Weight Loss and Addiction to Foods – In Your Mind and in Your Body

A funny thing happened to us in the last decade. We all became a little bit “Therapy Smart” (T.S.). We read all about how to fix bad relationships and dysfunctional families, how to let go of crutches and get in touch with our inner child, how to love our true self and leave behind our codependent habits. We know the symptoms, the lingo, the psychotropic remedies, and we just love to talk about all of it! We have become so T.S. that every one of us could just about buy a couch and hang up a shingle! I have begun to think that being T.S. is putting us in a sort of disorder purgatory where we are trapped, with little hope of escape. Even if a health care professional hasn’t pinned a label on us, we look within, evaluate and pronounce our own diagnosis, thanks to our books and Internet research. Once we accept the physician- or self-imposed label, we tend to wear it like a badge of honor. So, if you come from a dysfunctional family and that’s the reason you continue to abuse your body with food, then isn’t that just that? Won’t you always define your family and yourself by that label? Suffice it to say that because of your diagnosis, you can’t exist like “normal” people, and you’re fated to be perpetually dysfunctional.
I have thought a great deal about this new phenomenon of self-definition by diagnosis. Unfortunately, and all too often, I hear people label themselves with a word that is not entirely accurate. When I first heard it suggested that overeaters fell into this category, I became very angry because I did not want to see this group of people presented with yet another excuse for their inability to take control of their lives. They did not need one more “T.S.” diagnosis that they could point to and say, “See, it’s not me, it’s my disorder!” Despite my anger, the label is now officially out there-you know it’s official, by the way, when it has its own local listing of support groups. At the risk of angering some of you who have embraced this particular diagnosis, I am going to forge ahead and name the nemesis. Apparently, you of elevated weight are Addicts.
Are you? Are you a food addict? Is that the reason you just can’t stop? Is that the disease that has you in its clutches, controlling your every behavior around food? Well, I know many people believe just that and have joined support groups to talk about how their addiction to food has damaged, even ruined, their lives. Many have found relief in the knowledge that it isn’t their fault: the fault lay in the addiction, the disease that, by definition, will never go away because, as we all know, once an addict, always an addict. I have even heard it said that food addiction is impossible to address because we must eat: we can’t simply swear off the stuff, ditch the people we used to do it with, and avoid places where we have access to it as alcoholics are advised. So we’re kind of doomed, right? If we’re overweight and we can’t stop eating, there is pretty much no hope, and we might as well accept our fate. Well, here is where some of you might become angry.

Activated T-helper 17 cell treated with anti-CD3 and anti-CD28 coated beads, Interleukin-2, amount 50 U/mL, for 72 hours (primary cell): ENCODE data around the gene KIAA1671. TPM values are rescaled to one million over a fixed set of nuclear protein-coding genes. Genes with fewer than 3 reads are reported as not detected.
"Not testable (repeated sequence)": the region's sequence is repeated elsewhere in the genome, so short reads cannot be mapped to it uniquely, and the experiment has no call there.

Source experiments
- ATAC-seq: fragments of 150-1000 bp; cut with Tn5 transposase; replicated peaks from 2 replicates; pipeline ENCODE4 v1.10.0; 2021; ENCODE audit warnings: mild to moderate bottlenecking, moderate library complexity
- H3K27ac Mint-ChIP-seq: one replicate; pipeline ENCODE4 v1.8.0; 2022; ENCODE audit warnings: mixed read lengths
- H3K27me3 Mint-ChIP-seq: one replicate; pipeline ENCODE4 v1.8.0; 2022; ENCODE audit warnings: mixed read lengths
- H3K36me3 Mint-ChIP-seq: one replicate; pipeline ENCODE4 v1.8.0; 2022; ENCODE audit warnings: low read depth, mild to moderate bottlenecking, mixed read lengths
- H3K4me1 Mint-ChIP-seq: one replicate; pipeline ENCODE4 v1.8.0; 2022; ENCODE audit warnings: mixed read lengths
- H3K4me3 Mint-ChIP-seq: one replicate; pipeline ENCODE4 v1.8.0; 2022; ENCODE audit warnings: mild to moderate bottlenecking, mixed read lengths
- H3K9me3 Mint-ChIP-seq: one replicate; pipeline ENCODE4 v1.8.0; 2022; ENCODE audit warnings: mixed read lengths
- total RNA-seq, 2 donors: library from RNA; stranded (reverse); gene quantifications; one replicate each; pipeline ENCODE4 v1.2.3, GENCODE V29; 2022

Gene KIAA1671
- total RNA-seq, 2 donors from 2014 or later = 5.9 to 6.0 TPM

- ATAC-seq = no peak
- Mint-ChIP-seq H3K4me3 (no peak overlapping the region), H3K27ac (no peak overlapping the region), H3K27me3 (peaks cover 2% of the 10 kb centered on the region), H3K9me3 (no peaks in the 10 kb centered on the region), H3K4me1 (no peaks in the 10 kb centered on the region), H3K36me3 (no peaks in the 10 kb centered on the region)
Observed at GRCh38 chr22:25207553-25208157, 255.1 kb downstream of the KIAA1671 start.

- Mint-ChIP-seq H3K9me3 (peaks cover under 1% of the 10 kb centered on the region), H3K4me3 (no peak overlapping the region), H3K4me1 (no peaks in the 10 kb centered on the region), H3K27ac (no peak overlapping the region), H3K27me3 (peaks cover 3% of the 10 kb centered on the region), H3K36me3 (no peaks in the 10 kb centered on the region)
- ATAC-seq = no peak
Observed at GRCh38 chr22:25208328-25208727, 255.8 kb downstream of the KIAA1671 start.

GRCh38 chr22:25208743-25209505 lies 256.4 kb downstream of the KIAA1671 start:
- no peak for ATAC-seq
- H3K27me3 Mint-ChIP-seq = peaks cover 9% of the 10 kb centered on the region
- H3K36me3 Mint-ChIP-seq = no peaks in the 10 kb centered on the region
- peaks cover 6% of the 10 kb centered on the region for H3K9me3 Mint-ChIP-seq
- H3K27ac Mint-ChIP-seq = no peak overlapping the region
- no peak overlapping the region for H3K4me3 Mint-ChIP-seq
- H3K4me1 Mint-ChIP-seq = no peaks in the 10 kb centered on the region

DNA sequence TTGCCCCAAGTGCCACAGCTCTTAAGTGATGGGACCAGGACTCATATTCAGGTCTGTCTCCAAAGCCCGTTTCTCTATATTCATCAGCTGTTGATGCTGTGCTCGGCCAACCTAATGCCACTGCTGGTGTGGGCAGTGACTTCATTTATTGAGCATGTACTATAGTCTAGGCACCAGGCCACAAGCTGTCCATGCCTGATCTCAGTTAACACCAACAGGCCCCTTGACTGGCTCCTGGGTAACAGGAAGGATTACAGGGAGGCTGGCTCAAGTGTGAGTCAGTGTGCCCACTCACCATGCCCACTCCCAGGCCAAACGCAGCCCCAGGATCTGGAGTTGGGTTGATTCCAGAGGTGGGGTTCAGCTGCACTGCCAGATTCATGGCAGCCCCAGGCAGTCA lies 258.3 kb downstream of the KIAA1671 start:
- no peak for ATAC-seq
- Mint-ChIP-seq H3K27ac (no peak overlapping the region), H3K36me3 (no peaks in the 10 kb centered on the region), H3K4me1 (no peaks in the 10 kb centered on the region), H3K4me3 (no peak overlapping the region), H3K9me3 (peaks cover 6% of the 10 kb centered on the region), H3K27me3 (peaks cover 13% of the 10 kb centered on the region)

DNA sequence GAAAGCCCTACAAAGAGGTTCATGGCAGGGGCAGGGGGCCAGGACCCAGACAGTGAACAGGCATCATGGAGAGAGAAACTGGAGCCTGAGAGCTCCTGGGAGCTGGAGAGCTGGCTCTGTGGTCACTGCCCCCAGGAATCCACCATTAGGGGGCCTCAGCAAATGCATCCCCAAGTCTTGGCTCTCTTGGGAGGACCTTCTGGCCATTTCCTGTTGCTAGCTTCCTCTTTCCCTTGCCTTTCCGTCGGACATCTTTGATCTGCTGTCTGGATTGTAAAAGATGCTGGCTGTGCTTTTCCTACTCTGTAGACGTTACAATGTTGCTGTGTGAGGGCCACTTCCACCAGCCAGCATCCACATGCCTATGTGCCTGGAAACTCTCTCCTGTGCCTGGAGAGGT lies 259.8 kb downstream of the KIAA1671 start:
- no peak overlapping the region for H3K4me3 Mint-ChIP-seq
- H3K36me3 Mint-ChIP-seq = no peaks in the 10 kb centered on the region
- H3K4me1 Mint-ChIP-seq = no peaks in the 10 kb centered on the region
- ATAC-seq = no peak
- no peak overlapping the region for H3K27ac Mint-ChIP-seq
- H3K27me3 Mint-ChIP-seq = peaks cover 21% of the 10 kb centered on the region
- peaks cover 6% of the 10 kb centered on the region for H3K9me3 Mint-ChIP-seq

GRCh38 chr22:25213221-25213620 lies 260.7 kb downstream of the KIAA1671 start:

I don’t buy it. Not for a second. There are certain substances in the foods we eat that are habit-forming, but we are not addicted to food! We need food, and to suggest that we could be addicted to it-as if it were a toxic substance-is preposterous. I hope I haven’t lost you yet. At least hear me out, if this is rubbing you the wrong way!
In my work with Reiki and spiritual counseling for the last 13 years, I have explored this word from many different perspectives: from the more common alcohol and drug addictions, to shopping, dating, sex, and video gaming addictions, to so-called addictions to Facebook, exercise, and even cleaning! Name it, and someone’s addicted to it.
This is a tricky subject to write about because I don’t intend to minimize a very serious issue. I believe that every addiction is an attempt to escape from a reality that we don’t want to deal with. We don’t want to look at it because doing so makes us hurt inside. Who wants that? Better to continue ignoring it by having a drink, taking a shot, popping a pill, or binging on food. There are real addictions, of course, and I should know, since I have been addicted to many different substances in the past: nicotine, caffeine, sugar, carbs, etc. My question is this: Was my body addicted to the substance or did I use the substance to escape from something. If you read today’s ezine, you will know that nicotine was a problem for me, but in no way was it as great as my problem with caffeine or sugar.
So, is it the food or the substance that is addictive, or is it that I have an addictive personality? Perhaps it is not important to differentiate between the two. They all look the same on the outside, but inside they feel very different. Allow me to answer my own questions. First of all, yes! If you ingest enough caffeine or sugar, say, your body will eventually begin to crave it in greater amounts; therefore, anyone can appear to be addicted to a particular substance. The difference between someone who is dependent, or craves a substance, and an addict and is that the dependent person can stop and the addict cannot. Or is it possible that he just will not? I know breaking an addictive habit is extremely difficult, but I think that in many cases, the addict chooses not to change. I think I hear you all logging off of your computers now, and I understand that this is a touchy subject, but please stay with me! It is important to understand that the “addict” uses whatever substance she has been drawn to in order to escape reality. I believe all substances can be used addictively, with some proving much harder to stop than others; but regardless of the drug, I believe that the way to fix the problem is to look at what the person is running from, what they are afraid of facing, what they are hiding from, or who they don’t want to knowing the answers to these questions.